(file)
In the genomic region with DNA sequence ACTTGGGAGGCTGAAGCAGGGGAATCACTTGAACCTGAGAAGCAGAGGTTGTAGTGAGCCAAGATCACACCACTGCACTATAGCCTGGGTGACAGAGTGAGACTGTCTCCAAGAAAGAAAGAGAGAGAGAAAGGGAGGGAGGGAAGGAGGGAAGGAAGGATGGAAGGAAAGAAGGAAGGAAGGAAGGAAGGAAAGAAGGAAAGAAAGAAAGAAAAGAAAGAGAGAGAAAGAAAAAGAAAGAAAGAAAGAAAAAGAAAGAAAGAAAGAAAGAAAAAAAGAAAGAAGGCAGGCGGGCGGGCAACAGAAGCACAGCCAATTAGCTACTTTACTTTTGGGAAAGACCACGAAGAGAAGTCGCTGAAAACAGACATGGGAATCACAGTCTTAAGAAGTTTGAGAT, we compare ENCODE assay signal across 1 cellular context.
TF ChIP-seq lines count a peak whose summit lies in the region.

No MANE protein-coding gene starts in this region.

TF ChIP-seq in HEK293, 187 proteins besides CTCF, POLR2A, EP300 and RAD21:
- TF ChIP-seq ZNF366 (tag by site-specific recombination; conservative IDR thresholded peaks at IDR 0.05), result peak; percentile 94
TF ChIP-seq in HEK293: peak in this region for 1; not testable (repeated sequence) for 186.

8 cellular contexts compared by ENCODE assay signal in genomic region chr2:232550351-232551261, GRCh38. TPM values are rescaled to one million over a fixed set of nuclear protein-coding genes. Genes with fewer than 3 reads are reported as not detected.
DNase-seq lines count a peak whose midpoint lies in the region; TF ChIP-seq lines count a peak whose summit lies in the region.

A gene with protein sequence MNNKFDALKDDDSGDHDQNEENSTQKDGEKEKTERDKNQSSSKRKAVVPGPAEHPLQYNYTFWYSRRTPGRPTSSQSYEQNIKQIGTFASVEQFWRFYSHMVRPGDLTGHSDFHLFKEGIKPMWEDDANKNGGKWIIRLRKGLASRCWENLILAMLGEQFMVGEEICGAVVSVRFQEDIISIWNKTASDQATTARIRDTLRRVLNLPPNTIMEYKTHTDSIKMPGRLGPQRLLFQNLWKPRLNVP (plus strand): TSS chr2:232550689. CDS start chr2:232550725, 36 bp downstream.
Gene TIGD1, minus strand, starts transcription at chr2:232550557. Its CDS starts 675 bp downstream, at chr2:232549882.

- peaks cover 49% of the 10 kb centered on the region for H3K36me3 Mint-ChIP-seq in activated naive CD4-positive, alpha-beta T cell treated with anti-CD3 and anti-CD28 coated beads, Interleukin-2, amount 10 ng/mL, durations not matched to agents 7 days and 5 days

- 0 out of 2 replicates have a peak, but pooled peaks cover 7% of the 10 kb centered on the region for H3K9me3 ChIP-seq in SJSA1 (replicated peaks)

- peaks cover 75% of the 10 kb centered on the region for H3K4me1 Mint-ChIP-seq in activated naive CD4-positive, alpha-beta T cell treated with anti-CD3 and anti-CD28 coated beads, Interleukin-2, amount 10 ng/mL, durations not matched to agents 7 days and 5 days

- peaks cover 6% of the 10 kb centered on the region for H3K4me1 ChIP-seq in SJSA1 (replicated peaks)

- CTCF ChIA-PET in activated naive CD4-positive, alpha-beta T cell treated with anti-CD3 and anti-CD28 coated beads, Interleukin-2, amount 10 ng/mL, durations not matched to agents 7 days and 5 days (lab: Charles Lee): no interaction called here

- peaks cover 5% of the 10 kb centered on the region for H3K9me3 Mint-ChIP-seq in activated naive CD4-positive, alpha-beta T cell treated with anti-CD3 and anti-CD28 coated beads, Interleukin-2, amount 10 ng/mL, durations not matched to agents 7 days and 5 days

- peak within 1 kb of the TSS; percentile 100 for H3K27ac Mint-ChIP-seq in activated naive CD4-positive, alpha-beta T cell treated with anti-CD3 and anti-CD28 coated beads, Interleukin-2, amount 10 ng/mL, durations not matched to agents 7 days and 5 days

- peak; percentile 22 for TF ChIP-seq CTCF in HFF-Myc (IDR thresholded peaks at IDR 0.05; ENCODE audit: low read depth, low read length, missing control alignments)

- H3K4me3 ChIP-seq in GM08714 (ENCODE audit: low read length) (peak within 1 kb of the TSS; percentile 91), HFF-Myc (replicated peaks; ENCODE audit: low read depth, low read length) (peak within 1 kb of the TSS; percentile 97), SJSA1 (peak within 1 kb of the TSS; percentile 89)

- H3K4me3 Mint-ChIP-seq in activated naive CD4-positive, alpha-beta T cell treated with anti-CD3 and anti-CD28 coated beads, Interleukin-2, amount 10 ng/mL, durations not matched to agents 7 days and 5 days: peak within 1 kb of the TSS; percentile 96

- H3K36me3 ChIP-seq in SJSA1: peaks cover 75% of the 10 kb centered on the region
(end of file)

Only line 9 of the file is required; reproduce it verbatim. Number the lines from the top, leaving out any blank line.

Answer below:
A gene with protein sequence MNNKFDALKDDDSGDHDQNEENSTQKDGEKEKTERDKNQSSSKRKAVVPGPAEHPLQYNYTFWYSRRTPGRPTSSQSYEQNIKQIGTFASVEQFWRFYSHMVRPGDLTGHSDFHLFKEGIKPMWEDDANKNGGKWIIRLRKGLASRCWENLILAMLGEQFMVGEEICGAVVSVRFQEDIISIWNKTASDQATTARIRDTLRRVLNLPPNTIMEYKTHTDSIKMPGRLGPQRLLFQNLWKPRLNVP (plus strand): TSS chr2:232550689. CDS start chr2:232550725, 36 bp downstream.